Or how I mistakenly built a CMS from
scratch while in China, but in the process,
learned an incredible amount of info. about
publishing a Web site, that also happened to
publish a magazine
Why am I here?
• We built a CMS for City Weekend (CW), an
entertainment listings magazine and Web site, using
Django, an open source software platform built by
• We were small and poor. We relied on UGC to help us
• By harnessing user data and making it easy to share
with other users, editors, sales, marketing, distribution
and design, our CMS allowed us to work more
efficiently and intelligently to earn market share.
• The CMS today is scalable, allowing us to turn on new
cities or products very easily.
OMG, this is boring.
What is a CMS?
• Content management systems create, edit, manage, search
and publish digital media. Simply put a CMS
– Gives certain users certain permissions to do certain things with:
• Text, photos, video, music, documents, etc. – virtually anything
– Assigning info. with certain tags, labels, categories, metadata
affects where and how the info. is read.
– They’re made using a range of code – Perl, PHP, Ruby, etc.
• Blogspot, Wordpress, Google Calendar… These are all
content management systems.
• Choosing and working with the right CMS is critical to
successful publishing in today’s thrifty online digital
Four things I heard
yesterday about CMS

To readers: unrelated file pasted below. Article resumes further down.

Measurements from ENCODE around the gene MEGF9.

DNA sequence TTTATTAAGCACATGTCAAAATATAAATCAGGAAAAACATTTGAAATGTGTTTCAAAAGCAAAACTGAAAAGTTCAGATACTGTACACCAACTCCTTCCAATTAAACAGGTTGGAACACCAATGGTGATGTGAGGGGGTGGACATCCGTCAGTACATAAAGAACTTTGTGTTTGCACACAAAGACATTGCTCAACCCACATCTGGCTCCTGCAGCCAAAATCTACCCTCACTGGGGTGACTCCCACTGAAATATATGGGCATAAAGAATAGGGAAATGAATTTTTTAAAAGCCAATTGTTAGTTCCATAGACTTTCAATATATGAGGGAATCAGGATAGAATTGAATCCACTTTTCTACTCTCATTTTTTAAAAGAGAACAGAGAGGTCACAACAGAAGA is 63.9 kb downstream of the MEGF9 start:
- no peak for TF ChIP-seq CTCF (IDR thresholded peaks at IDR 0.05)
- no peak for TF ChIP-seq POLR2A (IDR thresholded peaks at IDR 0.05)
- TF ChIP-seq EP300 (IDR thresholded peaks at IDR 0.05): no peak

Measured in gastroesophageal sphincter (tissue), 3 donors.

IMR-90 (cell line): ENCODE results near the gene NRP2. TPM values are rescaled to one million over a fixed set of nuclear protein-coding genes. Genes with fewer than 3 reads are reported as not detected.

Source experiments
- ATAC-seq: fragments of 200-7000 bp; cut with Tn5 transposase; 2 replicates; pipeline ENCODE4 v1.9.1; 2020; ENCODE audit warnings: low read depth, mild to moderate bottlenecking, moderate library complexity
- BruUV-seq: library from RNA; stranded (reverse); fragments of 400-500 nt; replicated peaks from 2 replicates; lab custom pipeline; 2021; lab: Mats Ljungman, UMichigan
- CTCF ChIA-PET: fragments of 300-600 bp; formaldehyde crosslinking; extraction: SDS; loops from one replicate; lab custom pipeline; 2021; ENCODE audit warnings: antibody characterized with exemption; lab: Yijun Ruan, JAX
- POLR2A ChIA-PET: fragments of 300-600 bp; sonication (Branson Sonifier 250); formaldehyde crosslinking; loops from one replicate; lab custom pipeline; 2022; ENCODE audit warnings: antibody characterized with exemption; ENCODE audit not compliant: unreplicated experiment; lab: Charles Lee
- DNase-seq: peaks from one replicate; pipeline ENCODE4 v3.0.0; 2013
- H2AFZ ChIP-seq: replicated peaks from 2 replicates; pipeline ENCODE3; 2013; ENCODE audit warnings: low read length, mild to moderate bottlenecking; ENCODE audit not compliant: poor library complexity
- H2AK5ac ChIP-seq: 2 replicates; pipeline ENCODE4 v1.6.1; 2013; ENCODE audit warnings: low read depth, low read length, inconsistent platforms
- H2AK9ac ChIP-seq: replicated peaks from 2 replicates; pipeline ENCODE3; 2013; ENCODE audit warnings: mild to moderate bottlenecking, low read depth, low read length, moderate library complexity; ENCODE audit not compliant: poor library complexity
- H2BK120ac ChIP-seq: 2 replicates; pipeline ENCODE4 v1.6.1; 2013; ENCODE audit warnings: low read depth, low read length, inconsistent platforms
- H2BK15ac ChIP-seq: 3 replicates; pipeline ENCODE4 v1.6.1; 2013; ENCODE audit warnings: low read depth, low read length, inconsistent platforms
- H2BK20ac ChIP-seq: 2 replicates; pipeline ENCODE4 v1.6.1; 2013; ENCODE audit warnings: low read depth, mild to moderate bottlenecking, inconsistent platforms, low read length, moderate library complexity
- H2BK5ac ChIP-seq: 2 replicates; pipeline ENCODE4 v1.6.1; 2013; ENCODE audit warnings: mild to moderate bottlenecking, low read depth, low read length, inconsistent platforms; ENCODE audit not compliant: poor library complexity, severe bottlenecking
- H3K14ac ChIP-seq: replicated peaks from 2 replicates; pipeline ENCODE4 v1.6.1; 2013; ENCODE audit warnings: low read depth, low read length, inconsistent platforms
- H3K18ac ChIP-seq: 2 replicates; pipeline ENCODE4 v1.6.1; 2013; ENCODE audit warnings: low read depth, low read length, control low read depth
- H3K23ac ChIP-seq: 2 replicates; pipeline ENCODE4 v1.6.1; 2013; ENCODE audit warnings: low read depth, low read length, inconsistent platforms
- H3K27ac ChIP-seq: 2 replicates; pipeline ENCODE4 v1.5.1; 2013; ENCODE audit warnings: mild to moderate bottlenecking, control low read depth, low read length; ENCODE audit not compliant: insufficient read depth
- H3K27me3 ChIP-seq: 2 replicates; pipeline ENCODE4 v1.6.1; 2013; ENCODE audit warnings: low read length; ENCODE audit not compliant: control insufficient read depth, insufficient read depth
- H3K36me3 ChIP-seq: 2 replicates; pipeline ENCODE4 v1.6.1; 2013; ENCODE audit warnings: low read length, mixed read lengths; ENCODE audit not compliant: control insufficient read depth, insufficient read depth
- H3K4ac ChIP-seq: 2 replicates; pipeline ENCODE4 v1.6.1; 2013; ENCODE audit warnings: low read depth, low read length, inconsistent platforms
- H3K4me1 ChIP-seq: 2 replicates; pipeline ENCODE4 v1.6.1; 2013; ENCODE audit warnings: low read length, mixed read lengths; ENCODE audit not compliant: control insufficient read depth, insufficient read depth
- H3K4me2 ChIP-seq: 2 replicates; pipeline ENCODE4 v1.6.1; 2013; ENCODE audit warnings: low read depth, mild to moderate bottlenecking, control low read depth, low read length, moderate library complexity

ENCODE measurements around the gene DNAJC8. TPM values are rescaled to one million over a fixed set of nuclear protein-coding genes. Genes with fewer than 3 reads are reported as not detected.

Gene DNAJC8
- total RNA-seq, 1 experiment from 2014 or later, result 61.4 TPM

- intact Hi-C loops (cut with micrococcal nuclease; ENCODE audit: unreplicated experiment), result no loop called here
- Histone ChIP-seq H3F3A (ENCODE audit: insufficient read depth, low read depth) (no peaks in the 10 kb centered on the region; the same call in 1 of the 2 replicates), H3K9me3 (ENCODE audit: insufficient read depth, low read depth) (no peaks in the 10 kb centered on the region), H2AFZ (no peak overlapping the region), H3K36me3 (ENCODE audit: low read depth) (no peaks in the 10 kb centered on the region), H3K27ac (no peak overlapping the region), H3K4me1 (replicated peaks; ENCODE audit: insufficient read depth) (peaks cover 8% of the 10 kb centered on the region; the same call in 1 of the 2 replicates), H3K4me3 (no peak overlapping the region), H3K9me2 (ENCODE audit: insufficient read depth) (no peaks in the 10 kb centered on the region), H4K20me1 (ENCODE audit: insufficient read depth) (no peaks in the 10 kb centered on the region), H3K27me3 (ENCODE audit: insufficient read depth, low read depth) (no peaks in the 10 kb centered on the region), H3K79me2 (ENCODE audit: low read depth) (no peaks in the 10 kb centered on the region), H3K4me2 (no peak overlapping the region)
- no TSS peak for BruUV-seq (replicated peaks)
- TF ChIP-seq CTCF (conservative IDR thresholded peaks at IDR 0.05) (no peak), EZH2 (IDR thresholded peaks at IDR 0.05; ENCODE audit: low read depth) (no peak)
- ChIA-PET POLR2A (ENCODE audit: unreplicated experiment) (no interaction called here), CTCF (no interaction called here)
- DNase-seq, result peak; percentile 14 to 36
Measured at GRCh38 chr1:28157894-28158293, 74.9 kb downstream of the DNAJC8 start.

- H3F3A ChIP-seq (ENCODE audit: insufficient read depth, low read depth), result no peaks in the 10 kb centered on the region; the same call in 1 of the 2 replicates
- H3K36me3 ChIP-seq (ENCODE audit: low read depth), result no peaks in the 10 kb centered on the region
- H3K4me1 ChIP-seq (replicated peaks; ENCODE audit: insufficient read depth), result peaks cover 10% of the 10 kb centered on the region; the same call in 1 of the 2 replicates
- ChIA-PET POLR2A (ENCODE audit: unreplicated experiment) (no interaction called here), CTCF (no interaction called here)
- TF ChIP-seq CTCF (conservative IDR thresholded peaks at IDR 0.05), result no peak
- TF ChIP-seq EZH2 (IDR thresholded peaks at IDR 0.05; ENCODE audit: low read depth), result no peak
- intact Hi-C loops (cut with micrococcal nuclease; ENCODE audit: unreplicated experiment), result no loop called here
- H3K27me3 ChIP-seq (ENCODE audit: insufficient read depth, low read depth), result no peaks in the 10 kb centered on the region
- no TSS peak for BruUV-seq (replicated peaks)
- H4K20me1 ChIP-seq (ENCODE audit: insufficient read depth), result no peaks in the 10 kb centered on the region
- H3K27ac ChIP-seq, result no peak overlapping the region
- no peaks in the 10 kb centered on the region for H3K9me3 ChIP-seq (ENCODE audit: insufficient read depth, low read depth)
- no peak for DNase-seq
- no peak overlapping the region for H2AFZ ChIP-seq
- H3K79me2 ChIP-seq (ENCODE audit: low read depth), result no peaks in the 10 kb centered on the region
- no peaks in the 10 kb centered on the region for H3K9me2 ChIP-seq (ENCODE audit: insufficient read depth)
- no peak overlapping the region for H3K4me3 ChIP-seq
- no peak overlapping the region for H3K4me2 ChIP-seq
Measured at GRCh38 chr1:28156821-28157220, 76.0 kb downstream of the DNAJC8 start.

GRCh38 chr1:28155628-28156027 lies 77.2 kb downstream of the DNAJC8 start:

• Never buy or pay for an out-of-the-box CMS.
Use open source.
• Avoid complexity. It is tantamount to difficulty.
• Content yearns to be free, be careful about
efforts to keep it hidden.
• The most popular open source CMS systems
are: Drupal, Joomla, Wordpress and Moveable
• Databases are really CMS and CMS are really
Web sites and vice versa, if done well.
• Content management systems really just help
you manage data.
• Data can be anything, including articles, video
• If you understand how data is categorized and
used, then you can manipulate it to your will.
The CMS was the
smartest guy in the room
• Editors and users shared
events, articles, listings, photos, classifieds and
comments with the site.
• Editors andSales and Marketing were alerted to
new content via the CMS’s content approval
• Users were alerted that their content had been
received and when appropriate, approved by CW.
• The CMS exported the best content directly into
InDesign. It also published the content into our
email updates and mobile service.
1 2 3 4
USERS * CMS EDITORS CMS
• Categorized, • Approved • Exports data
• Visit site
ranked, Sorted and into:
managed and edited data • Magazine
shared data • Email update
• Listings • Alerted users • Mobile
• Classifieds • 24/7 phone
• Articles • RSS feeds
It was one big circle
•Magazine, email update, mobile phone •Share data
Editors CMS/Web site
•Organize, edit, share, help design •Organizes, ranks, edits, shares, alerts
So, did it work?
• 800 unique daily visitors in 2006
• Today, 15,000 (more than our competitors)
• 3,000 listings in 2006. Today, 12,500
• In 2006, we had zero registered users. Today,
we have 50,000.
• We’re the market leader in Beijing and
Shanghai. We have a staff of 15 editors. Our
competitor has over 50.
You may still find them tedious, but
hopefully, you’ve seen how they can, in
fact, help you produce a better
magazine and Web site.